Ocean Acidification is particularly concerning in regions — like the California coast — where seasonal upwelling occurs.
Upwelling takes place when strong winds push surface waters away from the shoreline, allowing colder, nutrient-rich water to rise from below. This nutrient-rich water supports diverse populations of marine life. But it is also rich in dissolved CO2 and has a naturally lower pH compared to the water it replaces. There is growing concern that human-caused OA from burning fossil fuels might amplify the acidity of these upwelling areas and be particularly damaging to these sensitive marine ecosystems.
Many Pacific shellfish species are economically and ecologically important. California mussels, oysters and scallops not only hold significant commercial value but are also key organisms of the rich marine ecosystems that extend along the West Coast. Recent studies have shown that these species are highly susceptible to the negative impacts of OA, particularly during their early developmental stages when these animals need carbonate to rapidly build protective shells and other hard structures.
Corals also depend on dissolved carbonate to build their internal skeletons and therefore are particularly susceptible to the harmful effects of OA. Decreasing ocean pH can severely reduce their ability to properly build and maintain their hard composition. Additionally, the reproductive abilities of corals can be significantly harmed. The long-term effects of these changes in ocean chemistry may lead to a decline in the overall health and stability of one of the most diverse and magnificent ecosystems in the world.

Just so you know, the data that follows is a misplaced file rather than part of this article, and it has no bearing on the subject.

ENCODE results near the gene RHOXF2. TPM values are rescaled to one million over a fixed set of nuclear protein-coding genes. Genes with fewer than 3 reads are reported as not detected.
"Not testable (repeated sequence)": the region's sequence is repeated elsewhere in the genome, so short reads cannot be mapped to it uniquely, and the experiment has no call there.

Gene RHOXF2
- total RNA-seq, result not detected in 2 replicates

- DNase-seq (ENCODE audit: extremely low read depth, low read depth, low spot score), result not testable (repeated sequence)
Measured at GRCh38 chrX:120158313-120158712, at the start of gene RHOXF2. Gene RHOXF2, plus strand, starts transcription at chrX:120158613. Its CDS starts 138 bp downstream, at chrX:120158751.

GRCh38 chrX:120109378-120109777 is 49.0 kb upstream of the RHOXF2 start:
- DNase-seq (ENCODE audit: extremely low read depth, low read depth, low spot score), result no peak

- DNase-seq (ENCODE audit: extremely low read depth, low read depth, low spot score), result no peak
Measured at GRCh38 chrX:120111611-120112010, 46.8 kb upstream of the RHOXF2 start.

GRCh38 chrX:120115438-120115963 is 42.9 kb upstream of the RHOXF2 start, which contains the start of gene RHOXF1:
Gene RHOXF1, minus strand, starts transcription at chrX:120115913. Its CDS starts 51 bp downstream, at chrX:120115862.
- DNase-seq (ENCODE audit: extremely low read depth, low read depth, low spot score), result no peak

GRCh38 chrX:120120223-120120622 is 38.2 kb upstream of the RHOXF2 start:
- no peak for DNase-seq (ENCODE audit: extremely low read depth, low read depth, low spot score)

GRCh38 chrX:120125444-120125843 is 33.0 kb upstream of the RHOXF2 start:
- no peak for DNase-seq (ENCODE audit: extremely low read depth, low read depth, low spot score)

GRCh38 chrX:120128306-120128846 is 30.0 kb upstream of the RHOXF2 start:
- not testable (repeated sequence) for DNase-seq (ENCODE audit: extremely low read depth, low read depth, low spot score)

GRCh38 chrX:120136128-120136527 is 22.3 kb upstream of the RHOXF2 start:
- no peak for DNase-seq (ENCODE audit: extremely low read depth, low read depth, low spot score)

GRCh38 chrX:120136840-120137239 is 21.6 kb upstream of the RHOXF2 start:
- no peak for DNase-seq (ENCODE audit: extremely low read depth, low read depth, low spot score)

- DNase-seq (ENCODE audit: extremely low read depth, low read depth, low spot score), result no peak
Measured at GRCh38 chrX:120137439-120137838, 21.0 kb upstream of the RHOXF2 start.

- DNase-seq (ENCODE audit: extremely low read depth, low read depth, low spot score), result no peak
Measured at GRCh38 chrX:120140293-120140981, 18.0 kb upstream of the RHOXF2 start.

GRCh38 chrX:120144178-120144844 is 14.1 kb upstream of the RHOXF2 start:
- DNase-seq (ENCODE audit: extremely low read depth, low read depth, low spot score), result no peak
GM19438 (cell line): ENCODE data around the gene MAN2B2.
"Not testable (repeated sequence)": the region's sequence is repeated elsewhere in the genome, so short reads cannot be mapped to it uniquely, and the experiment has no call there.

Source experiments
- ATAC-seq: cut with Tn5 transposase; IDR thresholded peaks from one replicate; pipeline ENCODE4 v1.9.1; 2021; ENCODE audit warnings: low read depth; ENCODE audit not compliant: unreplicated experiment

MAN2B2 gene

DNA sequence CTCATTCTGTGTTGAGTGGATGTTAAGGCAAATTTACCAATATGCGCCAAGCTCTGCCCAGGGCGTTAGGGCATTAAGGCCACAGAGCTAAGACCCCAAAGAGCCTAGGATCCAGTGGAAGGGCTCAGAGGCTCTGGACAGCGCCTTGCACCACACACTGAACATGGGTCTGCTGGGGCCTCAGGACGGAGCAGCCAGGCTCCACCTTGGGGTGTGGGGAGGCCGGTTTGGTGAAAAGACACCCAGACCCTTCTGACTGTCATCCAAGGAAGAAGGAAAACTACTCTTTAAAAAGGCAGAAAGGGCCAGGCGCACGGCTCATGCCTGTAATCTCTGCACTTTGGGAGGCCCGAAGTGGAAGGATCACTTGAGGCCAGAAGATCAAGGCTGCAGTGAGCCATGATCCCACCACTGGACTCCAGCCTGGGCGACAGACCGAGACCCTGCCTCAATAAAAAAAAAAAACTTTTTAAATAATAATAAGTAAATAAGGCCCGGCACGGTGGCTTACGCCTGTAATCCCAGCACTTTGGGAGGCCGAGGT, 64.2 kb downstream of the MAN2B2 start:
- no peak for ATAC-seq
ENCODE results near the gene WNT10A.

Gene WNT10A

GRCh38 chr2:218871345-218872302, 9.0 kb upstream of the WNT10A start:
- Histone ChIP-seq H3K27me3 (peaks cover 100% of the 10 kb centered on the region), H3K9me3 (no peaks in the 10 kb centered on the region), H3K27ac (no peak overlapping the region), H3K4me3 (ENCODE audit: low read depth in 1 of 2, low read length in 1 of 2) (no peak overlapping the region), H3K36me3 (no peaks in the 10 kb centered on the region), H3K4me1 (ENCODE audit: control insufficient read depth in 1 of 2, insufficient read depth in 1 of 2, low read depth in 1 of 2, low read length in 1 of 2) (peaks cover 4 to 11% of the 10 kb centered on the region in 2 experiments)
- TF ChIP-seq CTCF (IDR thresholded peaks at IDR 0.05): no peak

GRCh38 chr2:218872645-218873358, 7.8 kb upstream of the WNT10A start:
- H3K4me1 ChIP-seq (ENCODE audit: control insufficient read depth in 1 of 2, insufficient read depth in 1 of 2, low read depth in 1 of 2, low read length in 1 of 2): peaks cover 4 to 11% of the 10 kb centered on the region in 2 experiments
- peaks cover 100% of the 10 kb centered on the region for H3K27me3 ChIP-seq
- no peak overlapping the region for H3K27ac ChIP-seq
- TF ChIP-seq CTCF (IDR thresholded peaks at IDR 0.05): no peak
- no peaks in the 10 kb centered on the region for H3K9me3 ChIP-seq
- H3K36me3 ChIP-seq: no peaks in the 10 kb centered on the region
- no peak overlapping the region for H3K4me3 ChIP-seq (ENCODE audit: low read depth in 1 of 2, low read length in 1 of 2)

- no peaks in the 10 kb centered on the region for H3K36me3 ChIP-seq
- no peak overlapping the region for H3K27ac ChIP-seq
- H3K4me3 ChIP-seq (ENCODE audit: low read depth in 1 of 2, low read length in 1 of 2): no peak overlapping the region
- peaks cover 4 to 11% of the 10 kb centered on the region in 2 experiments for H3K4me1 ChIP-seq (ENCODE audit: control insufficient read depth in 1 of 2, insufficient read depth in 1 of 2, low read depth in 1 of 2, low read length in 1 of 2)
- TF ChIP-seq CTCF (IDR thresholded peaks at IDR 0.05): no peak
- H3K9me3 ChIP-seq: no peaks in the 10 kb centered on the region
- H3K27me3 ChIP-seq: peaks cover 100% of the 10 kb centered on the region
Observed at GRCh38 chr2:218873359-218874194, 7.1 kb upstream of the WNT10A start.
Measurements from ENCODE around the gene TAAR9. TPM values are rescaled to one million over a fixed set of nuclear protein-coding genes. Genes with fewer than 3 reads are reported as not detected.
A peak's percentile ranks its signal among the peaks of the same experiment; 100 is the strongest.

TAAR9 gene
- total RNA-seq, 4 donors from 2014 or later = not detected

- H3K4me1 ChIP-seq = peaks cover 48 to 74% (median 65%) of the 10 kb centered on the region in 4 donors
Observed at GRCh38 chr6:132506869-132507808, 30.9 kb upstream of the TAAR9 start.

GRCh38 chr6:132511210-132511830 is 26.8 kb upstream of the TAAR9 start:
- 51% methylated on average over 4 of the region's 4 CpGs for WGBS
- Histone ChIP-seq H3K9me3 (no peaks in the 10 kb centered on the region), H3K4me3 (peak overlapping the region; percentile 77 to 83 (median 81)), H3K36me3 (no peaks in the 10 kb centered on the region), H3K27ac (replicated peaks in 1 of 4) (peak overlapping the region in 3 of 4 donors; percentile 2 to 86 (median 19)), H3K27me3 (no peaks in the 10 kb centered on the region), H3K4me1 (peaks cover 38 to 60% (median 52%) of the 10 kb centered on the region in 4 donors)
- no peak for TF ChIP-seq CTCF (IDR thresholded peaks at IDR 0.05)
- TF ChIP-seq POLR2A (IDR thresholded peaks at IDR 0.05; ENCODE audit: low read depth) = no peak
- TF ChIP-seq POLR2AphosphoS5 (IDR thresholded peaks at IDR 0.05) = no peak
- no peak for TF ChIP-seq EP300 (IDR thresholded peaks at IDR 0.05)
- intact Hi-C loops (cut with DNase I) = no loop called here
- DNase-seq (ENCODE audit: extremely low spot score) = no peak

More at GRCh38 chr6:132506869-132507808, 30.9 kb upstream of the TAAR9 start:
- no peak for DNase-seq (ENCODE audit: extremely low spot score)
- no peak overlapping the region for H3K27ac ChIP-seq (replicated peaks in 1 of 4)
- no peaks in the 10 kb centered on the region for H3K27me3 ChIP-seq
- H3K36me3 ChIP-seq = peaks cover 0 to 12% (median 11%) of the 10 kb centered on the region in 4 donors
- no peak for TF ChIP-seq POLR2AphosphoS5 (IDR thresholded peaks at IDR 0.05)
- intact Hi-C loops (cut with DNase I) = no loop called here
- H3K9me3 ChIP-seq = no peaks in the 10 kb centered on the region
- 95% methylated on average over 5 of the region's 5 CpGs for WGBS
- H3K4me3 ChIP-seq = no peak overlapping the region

More recently, studies have found that increases in the acidity of seawater can produce dramatic behavioral changes in marine animals. One notable example involves clown fish. Under normal pH levels, clown fish stay close to their home base — the coral or anemone in which they live throughout their lives. As the acidity of the water increases, the fish begin to stray farther from their home. As they do so, clown fish are at greater risk of being eaten by predators. A decrease in ocean pH can also impair their sense of smell, thus making it more difficult for the clown fish to detect potential predators within their environment.
OA threatens the viability of communities dependent on coastal and ocean-related economies including sport fishing, marine recreation, tourism and trade. Ultimately, livelihoods of people that depend on the ocean will be impacted considerably.
West Coast shellfish growers who make significant contributions to the state and local economies are already feeling the impacts of OA.
Shellfish larvae are particularly sensitive to changes in the pH of seawater. Lower ocean pH has resulted in less available dissolved carbonate, resulting in substantial declines in shellfish survival with the effects already causing severe declines in the production of key shellfish species including oysters, mussels and scallops. Such declines cause substantial revenue losses for aquaculture companies dependent on the health of these species — an important consideration when you realize that the annual value of oyster, clam and scallop harvests are estimated at $400 million in the U.S.
Shellfish growers such as Taylor Shellfish Farms, Coast Seafoods, Whiskey Creek Oyster Farm, Hog Island Oyster Company and Monterey Abalone Company have been actively involved in water quality monitoring efforts and serve as strong advocates for finding sustainable solutions to the challenges brought on by ocean acidification.